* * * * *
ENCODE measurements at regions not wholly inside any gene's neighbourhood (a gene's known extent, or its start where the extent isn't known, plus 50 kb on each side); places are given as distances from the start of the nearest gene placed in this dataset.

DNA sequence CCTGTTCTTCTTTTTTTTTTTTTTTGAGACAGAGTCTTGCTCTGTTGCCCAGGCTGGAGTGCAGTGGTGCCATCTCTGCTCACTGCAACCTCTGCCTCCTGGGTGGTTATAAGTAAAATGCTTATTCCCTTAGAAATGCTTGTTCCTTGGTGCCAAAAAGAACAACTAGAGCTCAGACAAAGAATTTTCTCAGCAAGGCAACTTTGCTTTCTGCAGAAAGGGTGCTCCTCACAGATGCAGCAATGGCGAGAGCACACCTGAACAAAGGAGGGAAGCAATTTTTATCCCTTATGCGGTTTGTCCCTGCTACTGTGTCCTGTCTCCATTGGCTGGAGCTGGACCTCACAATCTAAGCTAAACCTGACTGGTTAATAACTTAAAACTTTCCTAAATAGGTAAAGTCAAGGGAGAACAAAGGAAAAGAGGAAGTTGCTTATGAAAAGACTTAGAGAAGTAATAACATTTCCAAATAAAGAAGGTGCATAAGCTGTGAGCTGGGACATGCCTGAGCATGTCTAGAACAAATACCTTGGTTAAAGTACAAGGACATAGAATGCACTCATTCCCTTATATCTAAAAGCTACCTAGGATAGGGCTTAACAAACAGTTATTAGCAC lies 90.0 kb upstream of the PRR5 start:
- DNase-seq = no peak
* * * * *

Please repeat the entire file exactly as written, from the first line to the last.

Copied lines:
ENCODE measurements at regions not wholly inside any gene's neighbourhood (a gene's known extent, or its start where the extent isn't known, plus 50 kb on each side); places are given as distances from the start of the nearest gene placed in this dataset.

DNA sequence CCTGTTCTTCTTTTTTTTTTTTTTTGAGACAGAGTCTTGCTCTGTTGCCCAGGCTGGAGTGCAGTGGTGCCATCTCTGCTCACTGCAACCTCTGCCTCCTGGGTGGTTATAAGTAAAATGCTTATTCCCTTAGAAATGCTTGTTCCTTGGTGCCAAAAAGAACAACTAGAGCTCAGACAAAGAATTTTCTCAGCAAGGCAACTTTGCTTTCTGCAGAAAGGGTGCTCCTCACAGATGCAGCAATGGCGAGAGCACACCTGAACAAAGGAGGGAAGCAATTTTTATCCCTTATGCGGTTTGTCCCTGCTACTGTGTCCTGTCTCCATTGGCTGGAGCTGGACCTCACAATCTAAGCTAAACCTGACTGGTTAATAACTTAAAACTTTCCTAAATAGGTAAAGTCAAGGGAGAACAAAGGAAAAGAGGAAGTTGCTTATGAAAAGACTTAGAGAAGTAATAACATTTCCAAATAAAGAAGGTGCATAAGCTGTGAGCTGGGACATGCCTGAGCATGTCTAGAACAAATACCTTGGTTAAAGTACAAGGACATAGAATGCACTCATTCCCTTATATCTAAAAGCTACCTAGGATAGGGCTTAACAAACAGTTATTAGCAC lies 90.0 kb upstream of the PRR5 start:
- DNase-seq = no peak